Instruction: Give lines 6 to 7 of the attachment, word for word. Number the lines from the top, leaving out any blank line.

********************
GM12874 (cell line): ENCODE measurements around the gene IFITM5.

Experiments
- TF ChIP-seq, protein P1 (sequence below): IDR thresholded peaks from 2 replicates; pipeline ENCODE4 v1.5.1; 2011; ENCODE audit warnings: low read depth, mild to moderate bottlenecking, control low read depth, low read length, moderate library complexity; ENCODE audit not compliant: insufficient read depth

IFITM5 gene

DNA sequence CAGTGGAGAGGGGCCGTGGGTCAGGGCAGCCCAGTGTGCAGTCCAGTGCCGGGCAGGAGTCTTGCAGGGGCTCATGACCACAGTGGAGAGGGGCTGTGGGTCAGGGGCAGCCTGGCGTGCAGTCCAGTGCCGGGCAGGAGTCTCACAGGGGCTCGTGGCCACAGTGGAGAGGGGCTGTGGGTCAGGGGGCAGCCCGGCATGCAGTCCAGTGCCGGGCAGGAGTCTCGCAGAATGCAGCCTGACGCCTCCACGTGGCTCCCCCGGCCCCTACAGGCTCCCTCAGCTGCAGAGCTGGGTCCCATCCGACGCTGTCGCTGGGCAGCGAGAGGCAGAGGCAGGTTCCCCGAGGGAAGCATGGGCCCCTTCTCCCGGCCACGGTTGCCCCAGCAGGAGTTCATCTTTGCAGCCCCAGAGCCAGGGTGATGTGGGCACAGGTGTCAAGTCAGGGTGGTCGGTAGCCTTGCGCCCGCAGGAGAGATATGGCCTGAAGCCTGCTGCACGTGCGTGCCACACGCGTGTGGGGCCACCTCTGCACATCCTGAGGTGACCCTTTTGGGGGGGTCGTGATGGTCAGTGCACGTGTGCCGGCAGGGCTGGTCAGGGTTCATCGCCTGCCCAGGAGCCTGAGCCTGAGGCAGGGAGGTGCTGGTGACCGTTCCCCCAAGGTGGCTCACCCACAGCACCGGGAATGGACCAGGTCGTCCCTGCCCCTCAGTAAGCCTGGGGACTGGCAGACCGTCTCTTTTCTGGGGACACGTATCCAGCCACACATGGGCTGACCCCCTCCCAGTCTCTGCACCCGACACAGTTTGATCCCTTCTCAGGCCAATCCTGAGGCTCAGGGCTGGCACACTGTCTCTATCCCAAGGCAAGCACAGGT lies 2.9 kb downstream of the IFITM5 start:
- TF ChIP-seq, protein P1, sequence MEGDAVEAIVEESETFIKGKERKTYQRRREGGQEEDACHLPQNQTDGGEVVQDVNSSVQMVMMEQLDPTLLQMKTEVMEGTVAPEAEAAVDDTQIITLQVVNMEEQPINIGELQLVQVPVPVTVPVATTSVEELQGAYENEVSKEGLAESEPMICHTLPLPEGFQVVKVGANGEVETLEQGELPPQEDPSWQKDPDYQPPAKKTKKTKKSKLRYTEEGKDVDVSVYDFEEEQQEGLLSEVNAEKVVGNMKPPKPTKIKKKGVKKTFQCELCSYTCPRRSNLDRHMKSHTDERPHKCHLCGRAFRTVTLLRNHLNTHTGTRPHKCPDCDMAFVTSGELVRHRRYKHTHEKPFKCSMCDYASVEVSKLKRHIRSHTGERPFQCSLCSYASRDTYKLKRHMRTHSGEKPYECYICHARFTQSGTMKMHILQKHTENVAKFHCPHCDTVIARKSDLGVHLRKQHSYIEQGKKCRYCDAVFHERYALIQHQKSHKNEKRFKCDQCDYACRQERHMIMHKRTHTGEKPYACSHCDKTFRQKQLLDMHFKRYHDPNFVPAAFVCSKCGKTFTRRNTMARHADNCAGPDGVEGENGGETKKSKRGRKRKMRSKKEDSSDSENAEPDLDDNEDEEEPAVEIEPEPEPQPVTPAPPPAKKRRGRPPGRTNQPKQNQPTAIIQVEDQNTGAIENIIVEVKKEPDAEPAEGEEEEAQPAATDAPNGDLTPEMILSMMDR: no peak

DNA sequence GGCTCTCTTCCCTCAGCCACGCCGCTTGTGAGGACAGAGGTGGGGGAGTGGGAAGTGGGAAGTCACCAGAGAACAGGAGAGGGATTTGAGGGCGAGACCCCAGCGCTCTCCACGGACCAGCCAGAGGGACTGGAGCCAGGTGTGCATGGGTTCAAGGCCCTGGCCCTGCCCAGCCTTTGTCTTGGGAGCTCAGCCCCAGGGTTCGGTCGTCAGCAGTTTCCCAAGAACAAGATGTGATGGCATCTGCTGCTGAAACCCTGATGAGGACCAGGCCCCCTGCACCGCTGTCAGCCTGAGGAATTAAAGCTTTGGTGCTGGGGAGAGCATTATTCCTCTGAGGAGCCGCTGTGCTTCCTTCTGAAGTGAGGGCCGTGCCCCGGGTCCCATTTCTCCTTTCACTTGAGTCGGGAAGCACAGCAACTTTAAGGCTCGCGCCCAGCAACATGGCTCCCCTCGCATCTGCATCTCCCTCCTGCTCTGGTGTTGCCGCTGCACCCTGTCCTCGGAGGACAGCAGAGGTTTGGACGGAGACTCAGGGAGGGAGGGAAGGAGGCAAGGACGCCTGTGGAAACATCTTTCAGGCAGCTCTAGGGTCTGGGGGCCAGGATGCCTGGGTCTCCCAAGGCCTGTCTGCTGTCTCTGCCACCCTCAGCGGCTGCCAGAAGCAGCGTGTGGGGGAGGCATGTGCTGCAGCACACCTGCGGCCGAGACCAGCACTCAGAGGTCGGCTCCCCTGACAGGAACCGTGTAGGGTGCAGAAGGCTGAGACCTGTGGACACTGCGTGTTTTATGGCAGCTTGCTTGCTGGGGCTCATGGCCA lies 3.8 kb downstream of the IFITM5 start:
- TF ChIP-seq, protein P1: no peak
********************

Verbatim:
- TF ChIP-seq, protein P1, sequence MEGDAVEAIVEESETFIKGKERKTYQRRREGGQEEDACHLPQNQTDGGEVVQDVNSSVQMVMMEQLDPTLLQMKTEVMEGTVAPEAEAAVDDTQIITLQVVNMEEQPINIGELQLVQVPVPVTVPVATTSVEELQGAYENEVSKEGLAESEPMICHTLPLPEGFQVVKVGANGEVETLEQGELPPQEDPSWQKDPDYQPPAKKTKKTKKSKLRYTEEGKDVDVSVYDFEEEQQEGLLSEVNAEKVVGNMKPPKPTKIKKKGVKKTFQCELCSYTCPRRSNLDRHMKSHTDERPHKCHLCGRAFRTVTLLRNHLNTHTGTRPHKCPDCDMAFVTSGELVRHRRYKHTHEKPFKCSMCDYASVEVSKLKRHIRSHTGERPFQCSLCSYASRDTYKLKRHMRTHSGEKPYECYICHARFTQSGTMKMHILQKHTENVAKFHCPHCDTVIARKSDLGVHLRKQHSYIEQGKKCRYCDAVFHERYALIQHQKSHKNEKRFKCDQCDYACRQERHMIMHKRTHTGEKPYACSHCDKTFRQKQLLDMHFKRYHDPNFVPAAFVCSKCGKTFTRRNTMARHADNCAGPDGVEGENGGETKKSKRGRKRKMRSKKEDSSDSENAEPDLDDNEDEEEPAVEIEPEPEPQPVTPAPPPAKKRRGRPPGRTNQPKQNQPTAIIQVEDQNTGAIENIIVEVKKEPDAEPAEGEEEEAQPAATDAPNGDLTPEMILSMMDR: no peak

DNA sequence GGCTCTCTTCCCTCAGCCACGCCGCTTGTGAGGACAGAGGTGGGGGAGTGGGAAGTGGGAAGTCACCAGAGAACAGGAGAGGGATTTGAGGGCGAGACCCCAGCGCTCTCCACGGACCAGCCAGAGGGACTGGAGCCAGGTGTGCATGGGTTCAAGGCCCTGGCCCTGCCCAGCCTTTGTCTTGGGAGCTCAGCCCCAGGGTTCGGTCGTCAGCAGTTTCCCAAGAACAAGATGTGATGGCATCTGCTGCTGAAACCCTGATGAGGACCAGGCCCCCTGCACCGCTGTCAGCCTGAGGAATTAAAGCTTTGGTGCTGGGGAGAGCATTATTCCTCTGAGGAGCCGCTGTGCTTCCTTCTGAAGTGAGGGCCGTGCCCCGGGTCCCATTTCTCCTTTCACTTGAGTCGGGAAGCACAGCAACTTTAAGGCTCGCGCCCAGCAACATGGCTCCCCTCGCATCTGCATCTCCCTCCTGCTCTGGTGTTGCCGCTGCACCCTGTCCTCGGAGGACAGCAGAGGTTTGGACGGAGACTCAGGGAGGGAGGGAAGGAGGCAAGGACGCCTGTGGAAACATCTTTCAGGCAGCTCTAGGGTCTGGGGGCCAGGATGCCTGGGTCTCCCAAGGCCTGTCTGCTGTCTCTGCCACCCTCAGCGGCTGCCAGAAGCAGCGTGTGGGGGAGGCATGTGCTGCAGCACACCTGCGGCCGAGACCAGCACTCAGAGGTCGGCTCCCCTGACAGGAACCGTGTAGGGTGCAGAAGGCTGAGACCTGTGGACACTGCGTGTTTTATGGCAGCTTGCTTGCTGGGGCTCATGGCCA lies 3.8 kb downstream of the IFITM5 start: